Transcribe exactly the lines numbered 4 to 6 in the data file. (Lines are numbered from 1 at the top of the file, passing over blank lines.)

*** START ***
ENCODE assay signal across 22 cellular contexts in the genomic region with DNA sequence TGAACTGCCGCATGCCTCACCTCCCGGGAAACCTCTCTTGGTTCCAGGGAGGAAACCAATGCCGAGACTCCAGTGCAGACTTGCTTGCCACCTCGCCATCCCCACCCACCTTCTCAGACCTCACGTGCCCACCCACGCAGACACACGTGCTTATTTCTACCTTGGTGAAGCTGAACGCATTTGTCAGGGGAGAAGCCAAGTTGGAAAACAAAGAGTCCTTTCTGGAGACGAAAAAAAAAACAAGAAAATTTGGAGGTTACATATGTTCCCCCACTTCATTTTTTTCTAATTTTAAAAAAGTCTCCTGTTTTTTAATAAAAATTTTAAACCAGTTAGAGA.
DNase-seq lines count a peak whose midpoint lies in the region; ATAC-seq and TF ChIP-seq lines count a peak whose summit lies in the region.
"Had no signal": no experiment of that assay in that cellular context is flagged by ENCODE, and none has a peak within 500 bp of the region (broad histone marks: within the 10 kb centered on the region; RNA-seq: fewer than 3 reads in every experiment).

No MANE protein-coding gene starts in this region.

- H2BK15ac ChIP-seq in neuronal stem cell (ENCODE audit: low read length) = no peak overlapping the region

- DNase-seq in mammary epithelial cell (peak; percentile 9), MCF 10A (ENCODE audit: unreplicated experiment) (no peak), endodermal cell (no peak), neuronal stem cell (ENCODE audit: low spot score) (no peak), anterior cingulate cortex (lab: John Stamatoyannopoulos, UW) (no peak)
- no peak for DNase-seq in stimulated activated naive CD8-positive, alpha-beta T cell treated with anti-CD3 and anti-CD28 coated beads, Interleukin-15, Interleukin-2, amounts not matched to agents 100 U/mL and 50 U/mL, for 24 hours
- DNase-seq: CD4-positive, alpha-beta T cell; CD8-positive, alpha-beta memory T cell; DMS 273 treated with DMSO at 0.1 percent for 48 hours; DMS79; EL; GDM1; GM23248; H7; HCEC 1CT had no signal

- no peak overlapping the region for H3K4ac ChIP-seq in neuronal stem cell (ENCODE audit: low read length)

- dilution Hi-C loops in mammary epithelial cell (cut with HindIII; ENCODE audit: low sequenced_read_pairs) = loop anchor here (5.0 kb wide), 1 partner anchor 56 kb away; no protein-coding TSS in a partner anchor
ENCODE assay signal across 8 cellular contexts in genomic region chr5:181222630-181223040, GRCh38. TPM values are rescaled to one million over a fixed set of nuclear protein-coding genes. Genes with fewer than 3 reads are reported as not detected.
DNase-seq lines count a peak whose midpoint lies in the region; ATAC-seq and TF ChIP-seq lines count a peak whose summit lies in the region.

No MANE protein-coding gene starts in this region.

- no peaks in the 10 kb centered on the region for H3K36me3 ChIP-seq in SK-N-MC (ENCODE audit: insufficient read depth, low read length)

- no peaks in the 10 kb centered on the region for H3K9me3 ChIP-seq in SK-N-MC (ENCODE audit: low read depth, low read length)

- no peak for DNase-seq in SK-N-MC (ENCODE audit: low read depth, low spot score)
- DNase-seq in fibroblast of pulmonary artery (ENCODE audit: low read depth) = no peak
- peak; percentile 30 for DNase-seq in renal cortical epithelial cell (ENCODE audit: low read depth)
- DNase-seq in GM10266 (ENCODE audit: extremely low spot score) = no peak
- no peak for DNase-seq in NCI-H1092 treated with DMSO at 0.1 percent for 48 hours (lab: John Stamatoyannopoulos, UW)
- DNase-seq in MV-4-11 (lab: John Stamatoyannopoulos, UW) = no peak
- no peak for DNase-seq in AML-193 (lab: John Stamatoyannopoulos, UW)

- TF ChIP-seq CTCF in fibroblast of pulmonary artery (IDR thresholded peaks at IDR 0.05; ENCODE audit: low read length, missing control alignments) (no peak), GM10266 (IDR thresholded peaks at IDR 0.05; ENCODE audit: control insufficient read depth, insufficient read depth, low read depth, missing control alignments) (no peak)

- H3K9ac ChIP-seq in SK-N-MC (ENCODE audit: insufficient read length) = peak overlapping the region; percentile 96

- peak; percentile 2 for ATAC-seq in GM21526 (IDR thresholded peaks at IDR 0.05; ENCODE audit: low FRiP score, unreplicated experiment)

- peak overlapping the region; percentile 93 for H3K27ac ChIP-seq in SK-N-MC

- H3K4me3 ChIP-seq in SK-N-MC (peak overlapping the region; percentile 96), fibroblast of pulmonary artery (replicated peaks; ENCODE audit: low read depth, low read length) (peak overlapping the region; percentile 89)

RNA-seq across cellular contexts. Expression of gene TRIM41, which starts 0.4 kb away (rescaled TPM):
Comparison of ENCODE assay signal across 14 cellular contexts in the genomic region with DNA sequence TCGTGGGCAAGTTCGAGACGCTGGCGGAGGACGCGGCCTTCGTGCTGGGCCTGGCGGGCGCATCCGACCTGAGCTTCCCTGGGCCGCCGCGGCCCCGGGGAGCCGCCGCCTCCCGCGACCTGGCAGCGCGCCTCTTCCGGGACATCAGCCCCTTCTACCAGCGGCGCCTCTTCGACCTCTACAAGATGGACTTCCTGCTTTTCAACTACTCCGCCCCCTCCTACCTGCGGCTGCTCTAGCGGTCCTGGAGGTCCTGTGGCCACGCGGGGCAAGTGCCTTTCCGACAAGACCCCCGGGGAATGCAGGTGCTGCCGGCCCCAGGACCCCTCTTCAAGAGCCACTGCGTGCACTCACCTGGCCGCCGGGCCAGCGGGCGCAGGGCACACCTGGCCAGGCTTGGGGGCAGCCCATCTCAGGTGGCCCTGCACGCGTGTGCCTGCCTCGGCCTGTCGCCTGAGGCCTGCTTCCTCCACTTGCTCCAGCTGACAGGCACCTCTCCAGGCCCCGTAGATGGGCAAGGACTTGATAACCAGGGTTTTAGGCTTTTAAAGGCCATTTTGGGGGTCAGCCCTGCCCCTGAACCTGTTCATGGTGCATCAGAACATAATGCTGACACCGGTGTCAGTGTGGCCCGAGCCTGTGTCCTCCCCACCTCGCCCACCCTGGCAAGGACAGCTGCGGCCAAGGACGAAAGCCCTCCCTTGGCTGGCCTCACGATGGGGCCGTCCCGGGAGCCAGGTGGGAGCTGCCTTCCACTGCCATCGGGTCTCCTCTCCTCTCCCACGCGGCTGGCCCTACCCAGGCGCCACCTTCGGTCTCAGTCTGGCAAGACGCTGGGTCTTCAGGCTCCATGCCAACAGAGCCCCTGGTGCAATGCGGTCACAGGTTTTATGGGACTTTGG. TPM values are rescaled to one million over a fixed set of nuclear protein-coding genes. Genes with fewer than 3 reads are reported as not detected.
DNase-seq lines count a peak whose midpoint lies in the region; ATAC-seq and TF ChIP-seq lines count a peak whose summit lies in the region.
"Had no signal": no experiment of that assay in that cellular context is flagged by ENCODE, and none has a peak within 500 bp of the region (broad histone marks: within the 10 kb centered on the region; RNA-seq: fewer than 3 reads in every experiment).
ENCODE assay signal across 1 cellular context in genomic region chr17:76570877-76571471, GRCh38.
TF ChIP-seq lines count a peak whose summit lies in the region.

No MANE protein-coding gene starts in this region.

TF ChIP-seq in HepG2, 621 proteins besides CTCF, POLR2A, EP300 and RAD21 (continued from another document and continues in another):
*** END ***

No MANE protein-coding gene starts in this region.

- H2BK15ac ChIP-seq in neuronal stem cell (ENCODE audit: low read length) = no peak overlapping the region

- DNase-seq in mammary epithelial cell (peak; percentile 9), MCF 10A (ENCODE audit: unreplicated experiment) (no peak), endodermal cell (no peak), neuronal stem cell (ENCODE audit: low spot score) (no peak), anterior cingulate cortex (lab: John Stamatoyannopoulos, UW) (no peak)